May 12, 2003- Review - Grade B

Reviewed by: Harvey Karten
Spanish Moss Productions
Directed by: Michele Maher
Written by: Michele Maher
Cast: David Thornton, Katie MacNichol, Saundra Santiago,
Jerry Grayson, Juan Carlos Hernandez
Screened at: Preview 9, NYC, 5/12/03

As a guy with a career as a high-school teacher, I understand the importance of labels to competitive adolescents. If you're not wearing the right clothes, you're an outcast, and to teens that's a fate worse than death. You've got to wear the right sneakers and that does not necessarily mean the footwear with the best quality, but the kind used by, say, Michael Jordan. 
Your pants, at least in New York, must have the Rikers look,
baggier than the receptacles picked up daily (or now, weekly) by the New York Sanitation Department. While writer-director Michele Maher only briefly comments on what teachers and other intellectuals call the consumers' false values (the kids should be learning Plato, not wearing Prada), she saves her barbs for the executives involved in the rag trade, principally within thirty blocks on Manhattan's West Side. We see the minimum-wage workers sewing label after label into the jeans that the honchos of the shmatta trade hope will be snapped up, but Ms. Maher does not concern herself with the gap between what the suits get and the earnings of those who sew those suits. Nor does she look into the fashion beat: the ultra-thin models who parade up and down the catwalks to introduce the
latest styles sought by the well-to-do. "Garmento" deals only
with denim. She targets the corruption within the industry: the
backstabbing, the lying, the counterfeit game, the excesses of Madison Avenue visuals.

For this ensemble production, Maher chooses some fine
performers who are not household names but who for the most part have spent much of their time on the legitimate stage rather than in celluloid. David Thornton takes on the role of Ronnie Grossman, a major player in the designer house of Poncho Ramirez whose luck has not been so great of late. The underwear that Poncho (Juan Hernandez) created is the masculine answer to the wonderbra in accentuating the male member. Poncho hopes that young men will believe that size counts, even if you're fully dressed, and that if you are not of superhuman measurements, feel free to pretend by wearing a cup inside the unmentionables. When sales go detumescent, however, Poncho moved into creating a new line of Poncho Ramirez jeans, moving the company's profits into the stratosphere thanks to an ad campaign that utilizes underage kids, a promotion that benefits greatly when religious groups protest the immorality of the advertising. Unable to fill the huge demand for Poncho's denim, the company resorts to a technique often used by the cheap competition for successful products, leading to a decline in the economic health of the business.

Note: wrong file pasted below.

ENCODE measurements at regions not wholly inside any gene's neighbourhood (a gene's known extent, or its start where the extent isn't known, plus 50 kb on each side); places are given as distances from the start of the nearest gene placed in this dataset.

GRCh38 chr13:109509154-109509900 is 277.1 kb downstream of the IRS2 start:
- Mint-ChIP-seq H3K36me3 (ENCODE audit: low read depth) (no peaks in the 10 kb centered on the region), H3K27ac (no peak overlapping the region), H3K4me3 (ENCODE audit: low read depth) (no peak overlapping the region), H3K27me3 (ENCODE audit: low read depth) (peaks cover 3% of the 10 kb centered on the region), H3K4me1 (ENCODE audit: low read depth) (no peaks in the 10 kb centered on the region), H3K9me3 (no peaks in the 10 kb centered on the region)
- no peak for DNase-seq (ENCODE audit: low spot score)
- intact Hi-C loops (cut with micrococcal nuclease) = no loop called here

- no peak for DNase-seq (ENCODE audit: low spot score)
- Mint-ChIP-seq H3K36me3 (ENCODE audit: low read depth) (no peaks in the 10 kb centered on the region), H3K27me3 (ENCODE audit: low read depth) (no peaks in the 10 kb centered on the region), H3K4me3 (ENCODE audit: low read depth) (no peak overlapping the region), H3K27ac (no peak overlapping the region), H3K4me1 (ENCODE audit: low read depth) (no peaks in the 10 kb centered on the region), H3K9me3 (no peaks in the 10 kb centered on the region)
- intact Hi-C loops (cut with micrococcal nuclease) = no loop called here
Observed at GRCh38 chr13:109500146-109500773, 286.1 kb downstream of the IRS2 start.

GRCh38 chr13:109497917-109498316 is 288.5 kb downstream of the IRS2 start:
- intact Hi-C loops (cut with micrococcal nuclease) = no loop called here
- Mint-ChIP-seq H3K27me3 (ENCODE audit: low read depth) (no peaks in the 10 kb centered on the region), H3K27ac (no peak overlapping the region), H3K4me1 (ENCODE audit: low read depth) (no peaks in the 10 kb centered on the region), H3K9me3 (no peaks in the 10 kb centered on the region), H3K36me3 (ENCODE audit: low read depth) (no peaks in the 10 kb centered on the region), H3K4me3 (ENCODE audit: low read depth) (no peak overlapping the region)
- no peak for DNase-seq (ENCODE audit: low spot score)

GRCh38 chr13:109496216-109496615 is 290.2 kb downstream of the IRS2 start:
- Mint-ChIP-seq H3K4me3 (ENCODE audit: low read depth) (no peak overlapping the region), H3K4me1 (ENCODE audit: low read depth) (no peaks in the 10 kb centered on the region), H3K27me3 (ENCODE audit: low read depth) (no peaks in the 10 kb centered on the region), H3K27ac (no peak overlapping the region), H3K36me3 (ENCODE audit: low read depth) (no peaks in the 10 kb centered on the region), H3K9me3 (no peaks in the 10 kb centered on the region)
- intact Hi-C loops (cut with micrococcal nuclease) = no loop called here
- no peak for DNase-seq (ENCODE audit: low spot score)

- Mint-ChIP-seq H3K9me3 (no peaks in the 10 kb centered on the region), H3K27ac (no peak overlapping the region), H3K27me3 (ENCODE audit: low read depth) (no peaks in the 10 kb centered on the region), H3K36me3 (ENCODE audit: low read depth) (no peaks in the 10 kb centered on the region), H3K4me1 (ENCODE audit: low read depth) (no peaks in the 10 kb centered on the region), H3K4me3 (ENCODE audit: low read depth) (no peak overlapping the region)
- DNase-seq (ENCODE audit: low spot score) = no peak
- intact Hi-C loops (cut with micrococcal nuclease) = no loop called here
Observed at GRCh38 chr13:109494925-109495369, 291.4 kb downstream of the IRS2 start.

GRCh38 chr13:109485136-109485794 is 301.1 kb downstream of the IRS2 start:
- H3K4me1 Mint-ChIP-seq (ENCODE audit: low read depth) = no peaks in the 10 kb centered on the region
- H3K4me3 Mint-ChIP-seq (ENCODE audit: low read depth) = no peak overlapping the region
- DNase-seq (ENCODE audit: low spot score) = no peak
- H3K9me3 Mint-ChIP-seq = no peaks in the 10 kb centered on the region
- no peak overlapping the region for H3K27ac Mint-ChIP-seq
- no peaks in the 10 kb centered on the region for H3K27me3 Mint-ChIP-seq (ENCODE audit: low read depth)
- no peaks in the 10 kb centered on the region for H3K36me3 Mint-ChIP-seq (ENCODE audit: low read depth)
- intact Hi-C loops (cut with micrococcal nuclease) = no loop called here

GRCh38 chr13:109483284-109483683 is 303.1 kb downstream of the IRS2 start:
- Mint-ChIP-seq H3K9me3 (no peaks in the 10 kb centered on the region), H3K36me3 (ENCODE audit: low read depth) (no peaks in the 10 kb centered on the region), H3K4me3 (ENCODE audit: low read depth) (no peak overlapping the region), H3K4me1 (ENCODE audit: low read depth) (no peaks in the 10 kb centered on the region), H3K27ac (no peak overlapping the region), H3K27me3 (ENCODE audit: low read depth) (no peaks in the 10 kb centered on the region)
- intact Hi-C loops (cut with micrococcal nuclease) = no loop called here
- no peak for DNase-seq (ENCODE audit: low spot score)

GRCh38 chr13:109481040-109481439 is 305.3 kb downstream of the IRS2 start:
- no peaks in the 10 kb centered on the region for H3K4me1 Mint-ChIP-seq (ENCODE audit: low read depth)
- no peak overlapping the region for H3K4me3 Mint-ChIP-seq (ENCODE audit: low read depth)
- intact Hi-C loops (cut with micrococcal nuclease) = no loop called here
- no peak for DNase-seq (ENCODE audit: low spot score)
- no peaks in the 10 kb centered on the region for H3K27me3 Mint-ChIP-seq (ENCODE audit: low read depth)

The shady dealings of Poncho and Ronnie, furthered by the
insistence on sexy looks by executive Franca Fortuna (Saundra Santiago), on successful mergers by Ira Gold (Jerry Grayson), and on making more money by executive assistant Grindy Malone (Katie Macnichol) go well beyond the limited scope of Maher's vision. When corporations like Enron cheat the workers and stockholders by cooking the books and shoddy goods are regularly sneaked onto an unsophisticated public (as Arthur Miller exquisitely illustrated in his first play, "All My Sons"), doubts are cast on the great benefits the our so-called free market gives to the public. "Garmento" avoids Arthur Miller's bombastic melodrama while at the same time pushing the envelope more vigorously than the laid-back Christopher Guest (whose "The Mighty Wind" and "Best in Show" are as gentle as terrific as satire gets). In exploring the excesses of the rag trade, "Garmento" offers its audience a number of flat-
out laughs and a generally amusing, if obvious, parody.

Rated R. 87 minutes. Copyright 2003